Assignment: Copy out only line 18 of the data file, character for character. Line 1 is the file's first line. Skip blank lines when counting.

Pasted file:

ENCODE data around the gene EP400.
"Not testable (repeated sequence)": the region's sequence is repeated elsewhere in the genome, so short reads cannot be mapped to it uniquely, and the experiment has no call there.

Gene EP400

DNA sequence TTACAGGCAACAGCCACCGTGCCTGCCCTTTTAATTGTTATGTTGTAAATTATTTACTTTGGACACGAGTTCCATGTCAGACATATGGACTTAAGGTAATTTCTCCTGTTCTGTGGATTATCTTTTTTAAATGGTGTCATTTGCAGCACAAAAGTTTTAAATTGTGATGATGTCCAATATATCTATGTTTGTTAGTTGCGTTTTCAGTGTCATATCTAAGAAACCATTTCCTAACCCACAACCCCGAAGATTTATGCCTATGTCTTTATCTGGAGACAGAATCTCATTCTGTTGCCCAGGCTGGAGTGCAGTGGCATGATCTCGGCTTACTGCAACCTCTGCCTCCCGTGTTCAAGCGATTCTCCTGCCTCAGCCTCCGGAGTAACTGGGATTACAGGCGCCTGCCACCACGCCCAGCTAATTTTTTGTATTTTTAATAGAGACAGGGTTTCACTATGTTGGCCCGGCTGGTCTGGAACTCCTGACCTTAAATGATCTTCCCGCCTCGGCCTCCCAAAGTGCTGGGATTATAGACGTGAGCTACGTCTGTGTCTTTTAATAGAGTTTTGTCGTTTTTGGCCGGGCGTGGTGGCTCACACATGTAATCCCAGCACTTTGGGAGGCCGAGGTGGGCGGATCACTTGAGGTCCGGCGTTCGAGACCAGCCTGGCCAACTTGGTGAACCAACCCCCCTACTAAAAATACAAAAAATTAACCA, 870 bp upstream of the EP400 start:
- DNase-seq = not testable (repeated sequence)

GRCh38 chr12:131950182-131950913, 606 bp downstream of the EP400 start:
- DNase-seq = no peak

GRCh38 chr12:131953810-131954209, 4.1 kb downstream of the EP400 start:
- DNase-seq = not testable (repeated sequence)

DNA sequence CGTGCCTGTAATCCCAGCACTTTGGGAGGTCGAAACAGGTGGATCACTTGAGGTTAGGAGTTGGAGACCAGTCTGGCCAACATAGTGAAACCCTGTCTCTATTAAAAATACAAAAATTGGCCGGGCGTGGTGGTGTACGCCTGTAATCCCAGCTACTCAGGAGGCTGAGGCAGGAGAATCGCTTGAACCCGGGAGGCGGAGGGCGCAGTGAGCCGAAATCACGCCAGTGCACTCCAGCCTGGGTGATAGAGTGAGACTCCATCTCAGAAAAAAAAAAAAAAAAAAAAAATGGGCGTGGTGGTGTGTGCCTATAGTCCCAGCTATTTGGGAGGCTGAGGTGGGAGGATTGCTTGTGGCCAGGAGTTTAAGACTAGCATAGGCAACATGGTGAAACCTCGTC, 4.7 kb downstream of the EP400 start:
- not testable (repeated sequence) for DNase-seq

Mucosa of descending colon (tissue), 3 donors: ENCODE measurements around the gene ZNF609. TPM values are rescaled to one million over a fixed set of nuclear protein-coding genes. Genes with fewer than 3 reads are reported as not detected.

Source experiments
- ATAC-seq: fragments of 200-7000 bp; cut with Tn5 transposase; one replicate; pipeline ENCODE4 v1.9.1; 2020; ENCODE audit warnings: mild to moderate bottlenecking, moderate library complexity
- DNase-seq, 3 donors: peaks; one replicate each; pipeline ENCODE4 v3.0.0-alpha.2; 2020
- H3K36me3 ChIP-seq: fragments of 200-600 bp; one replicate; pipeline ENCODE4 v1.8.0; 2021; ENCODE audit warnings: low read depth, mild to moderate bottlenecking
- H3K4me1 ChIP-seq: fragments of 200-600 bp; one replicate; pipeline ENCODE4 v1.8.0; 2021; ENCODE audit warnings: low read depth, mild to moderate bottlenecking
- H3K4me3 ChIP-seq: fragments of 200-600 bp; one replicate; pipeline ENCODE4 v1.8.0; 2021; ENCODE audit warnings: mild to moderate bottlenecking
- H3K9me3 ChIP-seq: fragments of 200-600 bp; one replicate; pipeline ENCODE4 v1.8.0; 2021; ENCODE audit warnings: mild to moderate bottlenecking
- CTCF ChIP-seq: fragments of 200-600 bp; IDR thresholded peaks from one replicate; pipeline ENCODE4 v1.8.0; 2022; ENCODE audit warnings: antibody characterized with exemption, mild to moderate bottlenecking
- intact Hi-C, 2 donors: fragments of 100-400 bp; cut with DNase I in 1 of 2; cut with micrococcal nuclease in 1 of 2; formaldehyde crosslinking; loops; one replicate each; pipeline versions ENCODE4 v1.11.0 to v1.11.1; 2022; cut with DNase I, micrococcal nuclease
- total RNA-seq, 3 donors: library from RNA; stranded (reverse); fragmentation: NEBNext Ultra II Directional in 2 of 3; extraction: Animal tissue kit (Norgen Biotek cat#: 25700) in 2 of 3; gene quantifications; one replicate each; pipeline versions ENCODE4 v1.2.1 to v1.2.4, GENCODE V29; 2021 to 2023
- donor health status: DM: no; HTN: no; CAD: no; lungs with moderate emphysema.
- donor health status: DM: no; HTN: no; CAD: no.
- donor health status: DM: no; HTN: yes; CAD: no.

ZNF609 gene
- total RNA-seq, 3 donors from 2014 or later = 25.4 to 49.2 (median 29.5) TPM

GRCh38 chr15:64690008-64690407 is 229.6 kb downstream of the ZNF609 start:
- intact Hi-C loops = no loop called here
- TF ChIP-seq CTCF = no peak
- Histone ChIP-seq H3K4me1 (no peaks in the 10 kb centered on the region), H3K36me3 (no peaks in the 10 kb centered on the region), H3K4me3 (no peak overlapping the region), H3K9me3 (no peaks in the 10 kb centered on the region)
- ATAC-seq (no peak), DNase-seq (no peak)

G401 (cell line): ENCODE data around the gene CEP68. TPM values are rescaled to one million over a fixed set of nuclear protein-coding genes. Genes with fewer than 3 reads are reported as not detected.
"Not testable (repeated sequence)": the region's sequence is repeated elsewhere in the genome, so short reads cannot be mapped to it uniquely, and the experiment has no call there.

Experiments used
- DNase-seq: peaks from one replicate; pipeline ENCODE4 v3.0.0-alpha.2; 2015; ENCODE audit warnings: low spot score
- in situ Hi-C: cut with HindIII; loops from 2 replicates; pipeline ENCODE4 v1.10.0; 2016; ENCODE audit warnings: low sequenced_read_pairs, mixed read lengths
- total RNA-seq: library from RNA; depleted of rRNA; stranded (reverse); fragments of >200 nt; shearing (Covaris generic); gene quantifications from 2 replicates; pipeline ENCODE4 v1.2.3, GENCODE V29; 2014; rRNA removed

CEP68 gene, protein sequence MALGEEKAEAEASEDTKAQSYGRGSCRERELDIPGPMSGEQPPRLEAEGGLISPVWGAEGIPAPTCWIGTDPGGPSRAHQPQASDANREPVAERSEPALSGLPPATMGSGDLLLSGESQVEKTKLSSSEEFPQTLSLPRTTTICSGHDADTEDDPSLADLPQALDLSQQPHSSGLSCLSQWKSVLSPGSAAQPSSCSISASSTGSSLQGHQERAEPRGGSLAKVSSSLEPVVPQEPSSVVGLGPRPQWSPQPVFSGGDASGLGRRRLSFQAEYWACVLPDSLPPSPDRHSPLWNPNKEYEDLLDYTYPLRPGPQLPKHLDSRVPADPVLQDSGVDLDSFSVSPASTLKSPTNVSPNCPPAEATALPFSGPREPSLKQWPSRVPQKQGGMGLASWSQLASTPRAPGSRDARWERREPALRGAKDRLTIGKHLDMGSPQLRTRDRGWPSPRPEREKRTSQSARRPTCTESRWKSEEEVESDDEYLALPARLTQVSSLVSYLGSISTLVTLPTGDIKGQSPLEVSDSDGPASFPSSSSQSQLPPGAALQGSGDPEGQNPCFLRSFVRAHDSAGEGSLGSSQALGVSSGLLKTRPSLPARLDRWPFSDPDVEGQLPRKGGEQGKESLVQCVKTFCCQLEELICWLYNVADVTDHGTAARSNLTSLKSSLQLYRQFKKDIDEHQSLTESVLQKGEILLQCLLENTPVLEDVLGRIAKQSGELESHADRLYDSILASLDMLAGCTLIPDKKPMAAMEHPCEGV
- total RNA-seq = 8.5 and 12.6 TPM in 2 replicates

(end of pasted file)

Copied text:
- H3K4me3 ChIP-seq: fragments of 200-600 bp; one replicate; pipeline ENCODE4 v1.8.0; 2021; ENCODE audit warnings: mild to moderate bottlenecking